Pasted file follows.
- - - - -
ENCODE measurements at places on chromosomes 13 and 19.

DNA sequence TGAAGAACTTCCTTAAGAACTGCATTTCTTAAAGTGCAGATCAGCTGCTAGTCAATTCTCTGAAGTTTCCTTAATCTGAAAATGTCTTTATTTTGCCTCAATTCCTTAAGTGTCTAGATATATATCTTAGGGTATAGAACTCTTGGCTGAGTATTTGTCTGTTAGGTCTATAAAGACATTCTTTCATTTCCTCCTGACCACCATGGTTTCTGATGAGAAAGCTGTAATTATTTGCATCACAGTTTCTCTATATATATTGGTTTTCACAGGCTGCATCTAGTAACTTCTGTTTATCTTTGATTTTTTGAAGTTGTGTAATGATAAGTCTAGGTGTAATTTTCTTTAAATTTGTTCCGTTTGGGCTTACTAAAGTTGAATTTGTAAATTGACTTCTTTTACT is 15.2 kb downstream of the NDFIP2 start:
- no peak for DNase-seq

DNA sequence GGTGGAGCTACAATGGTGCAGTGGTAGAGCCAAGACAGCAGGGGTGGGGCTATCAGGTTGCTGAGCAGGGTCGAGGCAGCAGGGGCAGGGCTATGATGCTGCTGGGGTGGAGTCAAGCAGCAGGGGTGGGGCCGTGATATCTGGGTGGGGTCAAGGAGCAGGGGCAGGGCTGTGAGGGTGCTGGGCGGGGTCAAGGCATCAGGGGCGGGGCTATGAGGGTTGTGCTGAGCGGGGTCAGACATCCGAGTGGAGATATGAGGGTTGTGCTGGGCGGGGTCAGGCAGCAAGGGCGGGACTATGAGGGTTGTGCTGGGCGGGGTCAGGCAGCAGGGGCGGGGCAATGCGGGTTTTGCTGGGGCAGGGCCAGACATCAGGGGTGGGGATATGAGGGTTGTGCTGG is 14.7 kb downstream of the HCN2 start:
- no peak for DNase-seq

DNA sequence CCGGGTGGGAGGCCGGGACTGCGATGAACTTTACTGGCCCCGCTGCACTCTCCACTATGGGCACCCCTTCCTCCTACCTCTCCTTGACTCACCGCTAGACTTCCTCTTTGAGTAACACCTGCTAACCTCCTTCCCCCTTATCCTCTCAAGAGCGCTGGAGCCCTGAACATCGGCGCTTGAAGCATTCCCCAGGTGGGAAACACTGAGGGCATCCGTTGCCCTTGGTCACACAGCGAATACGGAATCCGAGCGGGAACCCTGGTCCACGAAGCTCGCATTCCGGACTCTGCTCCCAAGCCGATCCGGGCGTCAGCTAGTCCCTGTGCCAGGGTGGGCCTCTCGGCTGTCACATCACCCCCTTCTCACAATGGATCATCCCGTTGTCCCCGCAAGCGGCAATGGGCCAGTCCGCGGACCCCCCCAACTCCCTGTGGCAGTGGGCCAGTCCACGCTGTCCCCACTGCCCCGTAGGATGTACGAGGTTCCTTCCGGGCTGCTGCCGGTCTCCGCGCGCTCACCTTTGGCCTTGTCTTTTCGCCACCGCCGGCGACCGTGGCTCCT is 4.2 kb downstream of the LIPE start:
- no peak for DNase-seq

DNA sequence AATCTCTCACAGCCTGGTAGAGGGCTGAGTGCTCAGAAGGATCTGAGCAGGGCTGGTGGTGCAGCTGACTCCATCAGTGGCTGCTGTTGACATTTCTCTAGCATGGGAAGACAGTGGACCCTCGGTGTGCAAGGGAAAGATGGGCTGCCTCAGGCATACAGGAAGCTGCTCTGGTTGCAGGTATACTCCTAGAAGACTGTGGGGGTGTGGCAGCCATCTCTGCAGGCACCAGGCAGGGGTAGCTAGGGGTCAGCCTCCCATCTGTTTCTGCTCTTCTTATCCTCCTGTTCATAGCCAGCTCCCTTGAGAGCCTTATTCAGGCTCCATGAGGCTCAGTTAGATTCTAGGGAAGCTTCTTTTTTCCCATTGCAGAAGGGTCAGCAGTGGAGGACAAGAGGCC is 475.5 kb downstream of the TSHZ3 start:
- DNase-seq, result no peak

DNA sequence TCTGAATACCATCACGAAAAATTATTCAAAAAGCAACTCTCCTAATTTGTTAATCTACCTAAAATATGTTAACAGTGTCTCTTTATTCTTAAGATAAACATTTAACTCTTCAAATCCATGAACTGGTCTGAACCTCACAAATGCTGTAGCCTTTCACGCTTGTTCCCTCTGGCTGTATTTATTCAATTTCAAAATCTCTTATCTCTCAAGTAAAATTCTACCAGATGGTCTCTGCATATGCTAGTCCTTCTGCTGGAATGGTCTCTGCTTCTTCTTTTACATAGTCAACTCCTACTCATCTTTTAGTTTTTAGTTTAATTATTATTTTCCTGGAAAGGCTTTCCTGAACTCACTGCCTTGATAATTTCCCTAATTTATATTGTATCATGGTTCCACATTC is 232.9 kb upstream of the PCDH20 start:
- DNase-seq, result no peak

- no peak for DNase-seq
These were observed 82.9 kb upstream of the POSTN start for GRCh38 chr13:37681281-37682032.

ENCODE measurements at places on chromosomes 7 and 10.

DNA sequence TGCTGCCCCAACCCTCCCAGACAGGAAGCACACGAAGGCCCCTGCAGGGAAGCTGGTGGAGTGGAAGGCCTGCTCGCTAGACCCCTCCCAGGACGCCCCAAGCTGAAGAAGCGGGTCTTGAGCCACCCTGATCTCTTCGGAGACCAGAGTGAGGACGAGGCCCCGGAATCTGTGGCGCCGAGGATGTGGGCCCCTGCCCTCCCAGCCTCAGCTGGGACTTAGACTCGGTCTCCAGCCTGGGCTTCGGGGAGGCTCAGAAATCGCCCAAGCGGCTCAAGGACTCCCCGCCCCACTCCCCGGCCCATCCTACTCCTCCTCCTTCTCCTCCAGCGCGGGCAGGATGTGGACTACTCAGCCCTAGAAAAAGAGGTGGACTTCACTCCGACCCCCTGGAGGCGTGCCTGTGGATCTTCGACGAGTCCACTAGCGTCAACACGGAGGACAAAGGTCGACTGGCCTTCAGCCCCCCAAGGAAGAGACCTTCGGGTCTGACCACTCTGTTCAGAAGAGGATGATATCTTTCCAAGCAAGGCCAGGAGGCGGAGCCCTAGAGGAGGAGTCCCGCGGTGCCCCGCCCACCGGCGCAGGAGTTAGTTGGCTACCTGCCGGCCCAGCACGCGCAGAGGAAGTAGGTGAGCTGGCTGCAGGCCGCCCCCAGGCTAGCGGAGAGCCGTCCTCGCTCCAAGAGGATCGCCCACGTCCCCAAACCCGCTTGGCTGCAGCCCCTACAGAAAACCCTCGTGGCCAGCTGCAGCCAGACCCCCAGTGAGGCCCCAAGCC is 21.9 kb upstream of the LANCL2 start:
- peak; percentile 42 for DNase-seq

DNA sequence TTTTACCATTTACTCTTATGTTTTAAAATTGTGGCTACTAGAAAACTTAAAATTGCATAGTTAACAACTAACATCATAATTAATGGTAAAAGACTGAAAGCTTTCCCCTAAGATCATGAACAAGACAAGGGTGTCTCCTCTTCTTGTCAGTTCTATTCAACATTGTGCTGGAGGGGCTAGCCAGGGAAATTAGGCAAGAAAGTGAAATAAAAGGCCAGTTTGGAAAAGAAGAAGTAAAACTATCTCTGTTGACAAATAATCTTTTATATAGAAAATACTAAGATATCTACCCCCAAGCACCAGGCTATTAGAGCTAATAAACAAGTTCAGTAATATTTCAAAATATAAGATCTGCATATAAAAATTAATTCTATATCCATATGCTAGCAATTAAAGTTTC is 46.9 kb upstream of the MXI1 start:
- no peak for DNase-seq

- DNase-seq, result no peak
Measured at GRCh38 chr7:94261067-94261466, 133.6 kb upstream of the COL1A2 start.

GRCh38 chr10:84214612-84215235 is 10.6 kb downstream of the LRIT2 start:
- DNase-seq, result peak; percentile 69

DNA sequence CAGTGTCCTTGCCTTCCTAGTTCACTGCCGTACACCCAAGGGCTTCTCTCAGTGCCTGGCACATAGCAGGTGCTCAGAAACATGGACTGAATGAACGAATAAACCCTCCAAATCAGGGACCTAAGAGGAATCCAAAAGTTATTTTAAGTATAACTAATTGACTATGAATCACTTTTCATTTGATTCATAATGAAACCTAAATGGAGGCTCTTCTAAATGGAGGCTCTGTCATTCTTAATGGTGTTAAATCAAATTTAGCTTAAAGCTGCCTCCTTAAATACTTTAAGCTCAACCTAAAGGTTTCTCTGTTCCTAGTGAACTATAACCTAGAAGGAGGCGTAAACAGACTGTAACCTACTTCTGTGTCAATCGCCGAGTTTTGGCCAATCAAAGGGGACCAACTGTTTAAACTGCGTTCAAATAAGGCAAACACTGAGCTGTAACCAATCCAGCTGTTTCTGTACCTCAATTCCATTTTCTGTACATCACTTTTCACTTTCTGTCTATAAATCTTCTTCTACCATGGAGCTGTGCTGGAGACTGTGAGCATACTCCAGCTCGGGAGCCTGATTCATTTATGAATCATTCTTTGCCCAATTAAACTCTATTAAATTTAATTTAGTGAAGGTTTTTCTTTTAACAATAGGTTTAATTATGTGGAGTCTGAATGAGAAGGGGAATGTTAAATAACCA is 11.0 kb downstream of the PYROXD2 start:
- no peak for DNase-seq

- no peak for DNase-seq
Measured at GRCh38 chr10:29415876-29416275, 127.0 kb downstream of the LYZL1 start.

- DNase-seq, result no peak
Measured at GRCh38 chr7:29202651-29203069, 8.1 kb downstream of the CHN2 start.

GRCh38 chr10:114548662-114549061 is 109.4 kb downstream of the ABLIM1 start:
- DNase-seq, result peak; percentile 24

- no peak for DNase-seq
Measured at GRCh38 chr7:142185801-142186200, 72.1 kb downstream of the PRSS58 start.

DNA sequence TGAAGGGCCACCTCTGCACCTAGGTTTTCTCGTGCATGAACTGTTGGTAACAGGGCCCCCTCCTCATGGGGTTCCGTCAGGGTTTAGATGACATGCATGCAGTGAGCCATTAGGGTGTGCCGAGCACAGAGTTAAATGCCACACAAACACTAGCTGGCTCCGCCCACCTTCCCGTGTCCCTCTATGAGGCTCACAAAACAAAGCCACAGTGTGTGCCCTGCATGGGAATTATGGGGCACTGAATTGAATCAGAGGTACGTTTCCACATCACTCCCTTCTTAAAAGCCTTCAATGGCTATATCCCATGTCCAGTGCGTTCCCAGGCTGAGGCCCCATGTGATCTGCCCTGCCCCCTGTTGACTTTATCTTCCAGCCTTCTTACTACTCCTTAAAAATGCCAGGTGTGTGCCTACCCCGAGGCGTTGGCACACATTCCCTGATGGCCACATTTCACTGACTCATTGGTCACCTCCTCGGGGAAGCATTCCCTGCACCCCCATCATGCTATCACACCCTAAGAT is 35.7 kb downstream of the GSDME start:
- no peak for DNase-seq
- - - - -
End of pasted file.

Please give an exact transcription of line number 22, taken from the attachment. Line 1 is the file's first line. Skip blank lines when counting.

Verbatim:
- DNase-seq, result peak; percentile 69